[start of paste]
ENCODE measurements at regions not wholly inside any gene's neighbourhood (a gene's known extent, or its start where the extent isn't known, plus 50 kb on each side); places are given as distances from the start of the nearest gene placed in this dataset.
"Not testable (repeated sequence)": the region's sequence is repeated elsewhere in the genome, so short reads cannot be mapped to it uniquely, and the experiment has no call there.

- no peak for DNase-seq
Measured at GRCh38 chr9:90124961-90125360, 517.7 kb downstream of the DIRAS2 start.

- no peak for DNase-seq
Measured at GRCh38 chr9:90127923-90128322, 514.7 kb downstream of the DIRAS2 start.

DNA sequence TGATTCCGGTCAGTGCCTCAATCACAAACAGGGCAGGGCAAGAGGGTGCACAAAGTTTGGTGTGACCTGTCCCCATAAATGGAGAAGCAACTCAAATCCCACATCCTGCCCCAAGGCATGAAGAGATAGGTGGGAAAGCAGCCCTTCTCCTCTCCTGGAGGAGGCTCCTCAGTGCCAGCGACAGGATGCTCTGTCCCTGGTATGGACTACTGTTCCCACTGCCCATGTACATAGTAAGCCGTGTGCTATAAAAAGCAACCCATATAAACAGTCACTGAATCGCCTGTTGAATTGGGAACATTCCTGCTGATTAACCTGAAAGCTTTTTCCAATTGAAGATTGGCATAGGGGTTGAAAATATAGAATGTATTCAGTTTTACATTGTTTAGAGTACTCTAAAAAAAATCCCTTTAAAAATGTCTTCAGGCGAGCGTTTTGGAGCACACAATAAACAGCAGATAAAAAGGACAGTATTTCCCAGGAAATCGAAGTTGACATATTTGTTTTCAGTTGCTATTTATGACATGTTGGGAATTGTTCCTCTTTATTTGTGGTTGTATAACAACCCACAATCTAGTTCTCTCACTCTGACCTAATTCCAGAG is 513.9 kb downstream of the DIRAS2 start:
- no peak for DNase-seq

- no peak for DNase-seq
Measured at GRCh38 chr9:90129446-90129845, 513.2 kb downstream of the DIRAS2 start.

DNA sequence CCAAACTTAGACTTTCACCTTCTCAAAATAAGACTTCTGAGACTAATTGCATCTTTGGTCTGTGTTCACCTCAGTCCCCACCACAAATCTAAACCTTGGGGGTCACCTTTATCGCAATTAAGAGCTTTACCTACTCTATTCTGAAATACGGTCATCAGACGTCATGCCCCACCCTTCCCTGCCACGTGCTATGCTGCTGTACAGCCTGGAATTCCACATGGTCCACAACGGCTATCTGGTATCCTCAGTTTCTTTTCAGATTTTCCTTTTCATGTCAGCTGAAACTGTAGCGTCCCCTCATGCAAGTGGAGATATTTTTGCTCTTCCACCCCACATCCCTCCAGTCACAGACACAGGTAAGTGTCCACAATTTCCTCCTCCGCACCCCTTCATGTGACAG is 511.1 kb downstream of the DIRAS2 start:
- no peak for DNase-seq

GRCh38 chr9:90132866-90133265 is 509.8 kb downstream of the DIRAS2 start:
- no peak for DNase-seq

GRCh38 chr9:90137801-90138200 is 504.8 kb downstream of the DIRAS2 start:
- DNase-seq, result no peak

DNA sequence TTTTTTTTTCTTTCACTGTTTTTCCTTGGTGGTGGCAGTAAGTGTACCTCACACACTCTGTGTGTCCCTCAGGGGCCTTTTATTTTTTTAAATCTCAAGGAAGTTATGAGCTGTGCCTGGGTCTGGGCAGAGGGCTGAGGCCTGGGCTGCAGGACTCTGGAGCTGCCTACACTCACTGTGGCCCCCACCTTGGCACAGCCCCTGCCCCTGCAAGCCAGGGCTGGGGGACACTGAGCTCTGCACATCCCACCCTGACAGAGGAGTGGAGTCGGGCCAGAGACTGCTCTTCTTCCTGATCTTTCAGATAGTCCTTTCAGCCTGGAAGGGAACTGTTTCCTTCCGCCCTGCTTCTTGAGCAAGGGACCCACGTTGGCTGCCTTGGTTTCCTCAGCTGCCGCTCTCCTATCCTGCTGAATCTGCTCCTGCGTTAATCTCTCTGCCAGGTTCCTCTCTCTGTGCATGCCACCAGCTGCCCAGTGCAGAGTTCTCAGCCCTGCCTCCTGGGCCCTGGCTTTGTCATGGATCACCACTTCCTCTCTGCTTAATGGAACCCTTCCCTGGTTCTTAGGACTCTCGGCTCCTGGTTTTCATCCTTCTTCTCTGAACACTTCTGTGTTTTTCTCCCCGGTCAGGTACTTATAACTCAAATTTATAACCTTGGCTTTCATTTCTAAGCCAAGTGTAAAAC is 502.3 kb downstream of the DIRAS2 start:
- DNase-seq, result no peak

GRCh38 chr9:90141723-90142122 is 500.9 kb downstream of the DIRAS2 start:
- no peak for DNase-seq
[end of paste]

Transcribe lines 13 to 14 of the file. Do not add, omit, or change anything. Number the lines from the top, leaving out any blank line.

GRCh38 chr9:90132866-90133265 is 509.8 kb downstream of the DIRAS2 start:
- no peak for DNase-seq